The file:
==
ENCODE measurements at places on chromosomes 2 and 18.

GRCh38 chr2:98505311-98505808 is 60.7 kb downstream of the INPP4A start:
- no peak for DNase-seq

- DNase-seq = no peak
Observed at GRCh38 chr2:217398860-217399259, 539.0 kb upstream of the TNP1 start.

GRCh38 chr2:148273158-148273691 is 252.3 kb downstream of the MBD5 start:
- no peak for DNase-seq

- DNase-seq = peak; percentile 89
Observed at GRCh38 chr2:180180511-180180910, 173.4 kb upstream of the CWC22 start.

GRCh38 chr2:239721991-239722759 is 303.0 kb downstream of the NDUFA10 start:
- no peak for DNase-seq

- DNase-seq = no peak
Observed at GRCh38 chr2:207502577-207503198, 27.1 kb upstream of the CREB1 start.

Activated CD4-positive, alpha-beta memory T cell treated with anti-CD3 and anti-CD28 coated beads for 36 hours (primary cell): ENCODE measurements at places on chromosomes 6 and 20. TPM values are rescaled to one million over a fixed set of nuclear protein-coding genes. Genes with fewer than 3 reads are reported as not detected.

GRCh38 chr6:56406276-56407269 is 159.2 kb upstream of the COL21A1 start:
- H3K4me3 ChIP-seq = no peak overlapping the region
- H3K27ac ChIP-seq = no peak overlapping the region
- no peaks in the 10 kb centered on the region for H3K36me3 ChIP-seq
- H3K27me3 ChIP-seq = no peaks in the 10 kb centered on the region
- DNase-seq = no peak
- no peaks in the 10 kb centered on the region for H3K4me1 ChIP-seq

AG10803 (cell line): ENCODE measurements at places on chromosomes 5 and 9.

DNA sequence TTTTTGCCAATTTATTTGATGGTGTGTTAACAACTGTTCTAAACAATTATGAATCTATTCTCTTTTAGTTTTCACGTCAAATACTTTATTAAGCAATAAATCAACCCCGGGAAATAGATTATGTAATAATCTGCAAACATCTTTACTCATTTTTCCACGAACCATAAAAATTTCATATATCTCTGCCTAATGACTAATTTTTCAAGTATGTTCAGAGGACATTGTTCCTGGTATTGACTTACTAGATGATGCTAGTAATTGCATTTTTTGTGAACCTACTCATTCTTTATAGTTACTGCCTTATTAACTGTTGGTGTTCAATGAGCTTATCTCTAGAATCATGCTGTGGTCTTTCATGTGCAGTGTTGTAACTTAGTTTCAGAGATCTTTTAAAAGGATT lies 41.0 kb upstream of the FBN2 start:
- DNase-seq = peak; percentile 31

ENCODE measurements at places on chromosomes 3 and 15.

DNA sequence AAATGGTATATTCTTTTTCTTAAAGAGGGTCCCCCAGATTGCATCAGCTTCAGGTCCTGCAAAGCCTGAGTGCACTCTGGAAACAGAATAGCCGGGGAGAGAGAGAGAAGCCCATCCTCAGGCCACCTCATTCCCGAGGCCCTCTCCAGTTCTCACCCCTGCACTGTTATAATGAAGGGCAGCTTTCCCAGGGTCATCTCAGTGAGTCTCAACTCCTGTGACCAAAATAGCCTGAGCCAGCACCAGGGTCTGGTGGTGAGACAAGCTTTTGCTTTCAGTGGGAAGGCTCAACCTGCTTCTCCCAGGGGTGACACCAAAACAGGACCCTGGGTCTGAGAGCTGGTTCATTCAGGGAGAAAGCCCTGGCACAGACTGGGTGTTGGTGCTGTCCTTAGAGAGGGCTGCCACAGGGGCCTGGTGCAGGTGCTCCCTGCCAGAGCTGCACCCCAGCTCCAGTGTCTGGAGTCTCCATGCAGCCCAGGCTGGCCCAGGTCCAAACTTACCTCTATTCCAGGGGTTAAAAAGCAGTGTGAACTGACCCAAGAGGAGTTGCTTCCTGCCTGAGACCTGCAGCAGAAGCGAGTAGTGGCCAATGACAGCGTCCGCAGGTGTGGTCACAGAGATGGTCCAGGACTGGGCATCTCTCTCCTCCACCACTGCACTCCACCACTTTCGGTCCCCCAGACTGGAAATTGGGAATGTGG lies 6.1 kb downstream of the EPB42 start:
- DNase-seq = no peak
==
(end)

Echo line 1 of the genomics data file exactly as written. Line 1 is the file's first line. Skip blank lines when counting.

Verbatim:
ENCODE measurements at places on chromosomes 2 and 18.